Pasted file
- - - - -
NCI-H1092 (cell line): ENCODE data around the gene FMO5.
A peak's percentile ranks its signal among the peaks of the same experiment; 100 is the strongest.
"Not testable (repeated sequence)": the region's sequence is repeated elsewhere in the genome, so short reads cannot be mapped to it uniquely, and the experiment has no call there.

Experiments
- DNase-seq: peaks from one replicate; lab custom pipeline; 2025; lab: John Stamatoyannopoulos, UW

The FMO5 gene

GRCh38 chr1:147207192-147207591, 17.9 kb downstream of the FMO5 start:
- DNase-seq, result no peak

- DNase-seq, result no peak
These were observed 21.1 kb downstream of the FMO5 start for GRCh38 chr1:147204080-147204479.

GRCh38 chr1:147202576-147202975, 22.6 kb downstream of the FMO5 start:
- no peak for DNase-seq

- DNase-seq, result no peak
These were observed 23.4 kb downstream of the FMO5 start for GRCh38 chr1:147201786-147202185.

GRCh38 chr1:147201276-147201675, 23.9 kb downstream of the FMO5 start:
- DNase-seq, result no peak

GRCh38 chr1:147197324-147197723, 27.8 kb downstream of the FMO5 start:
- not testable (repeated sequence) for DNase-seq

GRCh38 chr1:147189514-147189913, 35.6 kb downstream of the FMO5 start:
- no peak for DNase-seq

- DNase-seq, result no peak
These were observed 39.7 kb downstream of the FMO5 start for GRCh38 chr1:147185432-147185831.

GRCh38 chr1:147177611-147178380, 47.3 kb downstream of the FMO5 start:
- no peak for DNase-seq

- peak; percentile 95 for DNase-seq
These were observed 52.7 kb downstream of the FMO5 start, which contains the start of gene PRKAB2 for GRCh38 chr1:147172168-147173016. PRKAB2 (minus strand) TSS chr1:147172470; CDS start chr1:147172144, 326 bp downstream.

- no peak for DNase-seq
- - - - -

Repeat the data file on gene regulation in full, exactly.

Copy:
NCI-H1092 (cell line): ENCODE data around the gene FMO5.
A peak's percentile ranks its signal among the peaks of the same experiment; 100 is the strongest.
"Not testable (repeated sequence)": the region's sequence is repeated elsewhere in the genome, so short reads cannot be mapped to it uniquely, and the experiment has no call there.

Experiments
- DNase-seq: peaks from one replicate; lab custom pipeline; 2025; lab: John Stamatoyannopoulos, UW

The FMO5 gene

GRCh38 chr1:147207192-147207591, 17.9 kb downstream of the FMO5 start:
- DNase-seq, result no peak

- DNase-seq, result no peak
These were observed 21.1 kb downstream of the FMO5 start for GRCh38 chr1:147204080-147204479.

GRCh38 chr1:147202576-147202975, 22.6 kb downstream of the FMO5 start:
- no peak for DNase-seq

- DNase-seq, result no peak
These were observed 23.4 kb downstream of the FMO5 start for GRCh38 chr1:147201786-147202185.

GRCh38 chr1:147201276-147201675, 23.9 kb downstream of the FMO5 start:
- DNase-seq, result no peak

GRCh38 chr1:147197324-147197723, 27.8 kb downstream of the FMO5 start:
- not testable (repeated sequence) for DNase-seq

GRCh38 chr1:147189514-147189913, 35.6 kb downstream of the FMO5 start:
- no peak for DNase-seq

- DNase-seq, result no peak
These were observed 39.7 kb downstream of the FMO5 start for GRCh38 chr1:147185432-147185831.

GRCh38 chr1:147177611-147178380, 47.3 kb downstream of the FMO5 start:
- no peak for DNase-seq

- peak; percentile 95 for DNase-seq
These were observed 52.7 kb downstream of the FMO5 start, which contains the start of gene PRKAB2 for GRCh38 chr1:147172168-147173016. PRKAB2 (minus strand) TSS chr1:147172470; CDS start chr1:147172144, 326 bp downstream.

- no peak for DNase-seq